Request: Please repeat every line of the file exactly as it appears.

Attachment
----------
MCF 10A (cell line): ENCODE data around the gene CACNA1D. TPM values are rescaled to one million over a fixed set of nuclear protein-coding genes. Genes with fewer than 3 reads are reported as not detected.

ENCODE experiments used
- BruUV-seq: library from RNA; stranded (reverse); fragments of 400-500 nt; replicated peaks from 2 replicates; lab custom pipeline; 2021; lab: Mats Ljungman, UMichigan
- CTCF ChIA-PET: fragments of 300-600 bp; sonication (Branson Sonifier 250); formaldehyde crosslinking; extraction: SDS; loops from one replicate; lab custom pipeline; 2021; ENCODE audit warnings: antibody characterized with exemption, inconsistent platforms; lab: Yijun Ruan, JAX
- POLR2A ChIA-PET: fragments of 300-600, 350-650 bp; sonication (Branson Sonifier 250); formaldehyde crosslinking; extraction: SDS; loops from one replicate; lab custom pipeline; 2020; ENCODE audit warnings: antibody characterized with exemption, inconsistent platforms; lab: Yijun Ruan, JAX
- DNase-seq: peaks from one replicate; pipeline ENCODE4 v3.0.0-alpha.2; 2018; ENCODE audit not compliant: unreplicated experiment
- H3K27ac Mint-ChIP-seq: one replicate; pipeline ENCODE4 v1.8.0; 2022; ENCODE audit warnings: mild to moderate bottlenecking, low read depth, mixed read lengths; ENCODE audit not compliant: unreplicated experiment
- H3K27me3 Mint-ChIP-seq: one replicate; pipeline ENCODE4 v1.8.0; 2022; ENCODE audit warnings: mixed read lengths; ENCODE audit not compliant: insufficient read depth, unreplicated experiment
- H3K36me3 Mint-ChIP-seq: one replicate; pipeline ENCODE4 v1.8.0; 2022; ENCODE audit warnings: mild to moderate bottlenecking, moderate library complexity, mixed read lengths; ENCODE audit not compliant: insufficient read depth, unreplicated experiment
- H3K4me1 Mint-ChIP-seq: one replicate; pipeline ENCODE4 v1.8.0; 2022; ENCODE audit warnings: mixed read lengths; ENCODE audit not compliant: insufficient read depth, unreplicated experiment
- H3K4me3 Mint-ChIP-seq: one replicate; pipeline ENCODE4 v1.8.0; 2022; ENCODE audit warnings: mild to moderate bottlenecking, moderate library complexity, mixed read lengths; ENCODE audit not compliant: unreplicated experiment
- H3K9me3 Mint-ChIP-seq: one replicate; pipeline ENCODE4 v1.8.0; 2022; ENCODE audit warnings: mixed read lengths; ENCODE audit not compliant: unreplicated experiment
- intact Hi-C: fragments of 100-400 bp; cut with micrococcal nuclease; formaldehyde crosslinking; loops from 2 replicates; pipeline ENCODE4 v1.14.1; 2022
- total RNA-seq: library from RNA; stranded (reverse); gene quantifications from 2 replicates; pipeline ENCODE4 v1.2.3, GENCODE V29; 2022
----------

MCF 10A (cell line): ENCODE data around the gene CACNA1D. TPM values are rescaled to one million over a fixed set of nuclear protein-coding genes. Genes with fewer than 3 reads are reported as not detected.

ENCODE experiments used
- BruUV-seq: library from RNA; stranded (reverse); fragments of 400-500 nt; replicated peaks from 2 replicates; lab custom pipeline; 2021; lab: Mats Ljungman, UMichigan
- CTCF ChIA-PET: fragments of 300-600 bp; sonication (Branson Sonifier 250); formaldehyde crosslinking; extraction: SDS; loops from one replicate; lab custom pipeline; 2021; ENCODE audit warnings: antibody characterized with exemption, inconsistent platforms; lab: Yijun Ruan, JAX
- POLR2A ChIA-PET: fragments of 300-600, 350-650 bp; sonication (Branson Sonifier 250); formaldehyde crosslinking; extraction: SDS; loops from one replicate; lab custom pipeline; 2020; ENCODE audit warnings: antibody characterized with exemption, inconsistent platforms; lab: Yijun Ruan, JAX
- DNase-seq: peaks from one replicate; pipeline ENCODE4 v3.0.0-alpha.2; 2018; ENCODE audit not compliant: unreplicated experiment
- H3K27ac Mint-ChIP-seq: one replicate; pipeline ENCODE4 v1.8.0; 2022; ENCODE audit warnings: mild to moderate bottlenecking, low read depth, mixed read lengths; ENCODE audit not compliant: unreplicated experiment
- H3K27me3 Mint-ChIP-seq: one replicate; pipeline ENCODE4 v1.8.0; 2022; ENCODE audit warnings: mixed read lengths; ENCODE audit not compliant: insufficient read depth, unreplicated experiment
- H3K36me3 Mint-ChIP-seq: one replicate; pipeline ENCODE4 v1.8.0; 2022; ENCODE audit warnings: mild to moderate bottlenecking, moderate library complexity, mixed read lengths; ENCODE audit not compliant: insufficient read depth, unreplicated experiment
- H3K4me1 Mint-ChIP-seq: one replicate; pipeline ENCODE4 v1.8.0; 2022; ENCODE audit warnings: mixed read lengths; ENCODE audit not compliant: insufficient read depth, unreplicated experiment
- H3K4me3 Mint-ChIP-seq: one replicate; pipeline ENCODE4 v1.8.0; 2022; ENCODE audit warnings: mild to moderate bottlenecking, moderate library complexity, mixed read lengths; ENCODE audit not compliant: unreplicated experiment
- H3K9me3 Mint-ChIP-seq: one replicate; pipeline ENCODE4 v1.8.0; 2022; ENCODE audit warnings: mixed read lengths; ENCODE audit not compliant: unreplicated experiment
- intact Hi-C: fragments of 100-400 bp; cut with micrococcal nuclease; formaldehyde crosslinking; loops from 2 replicates; pipeline ENCODE4 v1.14.1; 2022
- total RNA-seq: library from RNA; stranded (reverse); gene quantifications from 2 replicates; pipeline ENCODE4 v1.2.3, GENCODE V29; 2022